Elephants & Sequins

This year I didn’t see anything related to Brazilian Carnival. On the other hand, I was fortunate to be in Sri Lanka on a full moon in February to see the Perahera Parade. Some drums, costumes, parade cars and dance steps even reminded me the Brazilian party, though here there wasn’t any celebrities or scantily clad women showcasing their Samba skills. Instead of that, many elephants parading with full brightness outfits!

Photo: indi.ca

Despite of all religious diversity in Sri Lanka, a Buddhist holiday is repeated in each and every full moon: the Poya Day. Several shops remain closed – including the banks – and alcohol sales are forbiden since the night before the holliday, which marks a different celebration of Buddhism every full moon day. The greatest Poya happens in February and is called Nawam Maha Perahera – also known as Elephant Parade by the tourists.


This kind of procession is traditionally held in Kandy region, but also became popular in Colombo from late 70s onwards. Tickets for seating at the stands are quickly depleted and people spend hours standing in the nearby sidewalks to Gangaramaya temple to see the elephants. The animal has special meaning in religion: it would have appeared in a dream the day before Buddha’s birth.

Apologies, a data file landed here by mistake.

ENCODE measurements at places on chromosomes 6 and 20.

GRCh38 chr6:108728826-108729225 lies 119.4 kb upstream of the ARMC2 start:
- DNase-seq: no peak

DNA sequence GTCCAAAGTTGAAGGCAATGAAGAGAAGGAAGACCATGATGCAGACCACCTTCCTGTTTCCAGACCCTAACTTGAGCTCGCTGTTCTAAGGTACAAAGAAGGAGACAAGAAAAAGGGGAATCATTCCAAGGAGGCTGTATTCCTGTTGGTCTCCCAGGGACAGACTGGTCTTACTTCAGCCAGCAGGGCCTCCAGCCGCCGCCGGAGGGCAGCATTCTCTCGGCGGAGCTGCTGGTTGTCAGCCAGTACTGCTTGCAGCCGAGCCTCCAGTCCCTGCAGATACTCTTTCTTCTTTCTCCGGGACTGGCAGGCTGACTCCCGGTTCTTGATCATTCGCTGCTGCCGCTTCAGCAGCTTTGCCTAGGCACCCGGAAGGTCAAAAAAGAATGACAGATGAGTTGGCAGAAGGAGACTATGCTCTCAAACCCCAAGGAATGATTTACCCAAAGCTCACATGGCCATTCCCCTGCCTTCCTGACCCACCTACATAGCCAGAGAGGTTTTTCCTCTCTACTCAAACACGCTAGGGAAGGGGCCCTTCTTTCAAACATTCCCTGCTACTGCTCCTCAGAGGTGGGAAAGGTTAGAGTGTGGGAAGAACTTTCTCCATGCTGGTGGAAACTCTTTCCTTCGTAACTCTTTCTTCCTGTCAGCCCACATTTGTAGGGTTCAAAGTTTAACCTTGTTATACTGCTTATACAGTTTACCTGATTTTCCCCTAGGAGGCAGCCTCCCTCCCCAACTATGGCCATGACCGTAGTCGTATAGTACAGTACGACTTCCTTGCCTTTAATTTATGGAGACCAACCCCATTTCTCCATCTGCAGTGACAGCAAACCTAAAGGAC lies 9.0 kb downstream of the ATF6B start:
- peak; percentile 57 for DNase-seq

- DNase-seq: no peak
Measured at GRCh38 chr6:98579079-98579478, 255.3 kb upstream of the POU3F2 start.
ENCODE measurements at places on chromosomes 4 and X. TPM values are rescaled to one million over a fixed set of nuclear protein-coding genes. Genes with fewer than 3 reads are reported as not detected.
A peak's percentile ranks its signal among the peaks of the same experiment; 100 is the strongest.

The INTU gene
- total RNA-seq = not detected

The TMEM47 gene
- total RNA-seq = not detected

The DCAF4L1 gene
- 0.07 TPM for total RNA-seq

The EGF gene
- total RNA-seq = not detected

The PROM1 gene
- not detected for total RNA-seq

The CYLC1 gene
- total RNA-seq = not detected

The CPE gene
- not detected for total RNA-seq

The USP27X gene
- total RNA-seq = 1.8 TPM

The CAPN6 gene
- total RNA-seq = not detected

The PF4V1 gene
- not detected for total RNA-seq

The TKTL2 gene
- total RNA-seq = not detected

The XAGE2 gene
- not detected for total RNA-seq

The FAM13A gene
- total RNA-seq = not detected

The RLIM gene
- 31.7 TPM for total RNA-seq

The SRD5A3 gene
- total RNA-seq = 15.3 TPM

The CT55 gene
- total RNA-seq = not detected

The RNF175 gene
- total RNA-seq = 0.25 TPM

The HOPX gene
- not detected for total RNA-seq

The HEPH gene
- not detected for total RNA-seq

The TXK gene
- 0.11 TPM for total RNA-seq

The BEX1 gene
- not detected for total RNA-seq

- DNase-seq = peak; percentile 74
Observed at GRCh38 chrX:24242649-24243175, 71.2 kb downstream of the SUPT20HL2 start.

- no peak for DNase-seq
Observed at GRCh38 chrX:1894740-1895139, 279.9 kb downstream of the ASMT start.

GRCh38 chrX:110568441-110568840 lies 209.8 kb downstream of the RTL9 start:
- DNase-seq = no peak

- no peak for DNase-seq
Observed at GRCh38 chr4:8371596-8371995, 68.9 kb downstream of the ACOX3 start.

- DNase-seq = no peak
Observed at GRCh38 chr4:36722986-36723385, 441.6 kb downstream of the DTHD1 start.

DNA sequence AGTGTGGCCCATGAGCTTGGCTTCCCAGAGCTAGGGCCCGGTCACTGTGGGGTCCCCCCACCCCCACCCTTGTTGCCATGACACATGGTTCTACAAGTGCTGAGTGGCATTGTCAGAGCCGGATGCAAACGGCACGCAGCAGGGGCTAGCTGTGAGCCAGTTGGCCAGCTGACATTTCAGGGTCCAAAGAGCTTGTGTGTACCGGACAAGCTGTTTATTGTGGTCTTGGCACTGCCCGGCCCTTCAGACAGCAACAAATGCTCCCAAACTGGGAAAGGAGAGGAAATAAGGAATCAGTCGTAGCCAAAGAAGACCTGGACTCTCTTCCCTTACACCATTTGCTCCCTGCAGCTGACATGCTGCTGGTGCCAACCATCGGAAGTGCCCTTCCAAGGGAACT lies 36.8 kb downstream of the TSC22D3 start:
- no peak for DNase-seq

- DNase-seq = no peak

In addition to the herd dressed in giant costumes, there’s music, dance, parade cars and impressive Circus performances. The beginning of the parade is marked by some guys whipping the air. There are groups of acrobats, dancers with ribbons and fire rings. Few women and children participate in the show, but most of the performers are men. And, even if many guys are dressed in women’s clothes, there’s no mockery involved – I’m just popping some comparisons with Brazilian Carnival  to associate with something my fellow compatriots are used to see every year.


As much as I was delighted to watch the parade, I couldn’t help feeling a certain apprehension by getting so close to those elephants. Not out of  fear, since they are chained by the feet – which hinders their locomotion. I was just wondering how they were transported and fed, if they’ve had time and shade to rest during the day… And what about the sequins and embroidments? Were the elephants itchy or felt annoyed wearing those fancy costumes? None of these questions seemed to bother the public, since the elephants have an important role on Sri Lankan culture. They told me that Buddhists are devoted to treat these animals well. From the bottom of my heart, I want to believe so… Namaste!


Xoxo, Prats

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